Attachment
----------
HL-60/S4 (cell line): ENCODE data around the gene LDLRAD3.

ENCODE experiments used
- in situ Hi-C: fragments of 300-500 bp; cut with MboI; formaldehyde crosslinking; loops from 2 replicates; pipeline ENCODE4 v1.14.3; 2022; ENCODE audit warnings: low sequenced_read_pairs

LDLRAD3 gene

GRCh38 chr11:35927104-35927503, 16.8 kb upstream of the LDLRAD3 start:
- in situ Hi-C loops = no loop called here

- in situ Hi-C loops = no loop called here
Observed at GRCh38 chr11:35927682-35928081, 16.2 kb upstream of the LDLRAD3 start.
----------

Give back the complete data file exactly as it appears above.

HL-60/S4 (cell line): ENCODE data around the gene LDLRAD3.

ENCODE experiments used
- in situ Hi-C: fragments of 300-500 bp; cut with MboI; formaldehyde crosslinking; loops from 2 replicates; pipeline ENCODE4 v1.14.3; 2022; ENCODE audit warnings: low sequenced_read_pairs

LDLRAD3 gene

GRCh38 chr11:35927104-35927503, 16.8 kb upstream of the LDLRAD3 start:
- in situ Hi-C loops = no loop called here

- in situ Hi-C loops = no loop called here
Observed at GRCh38 chr11:35927682-35928081, 16.2 kb upstream of the LDLRAD3 start.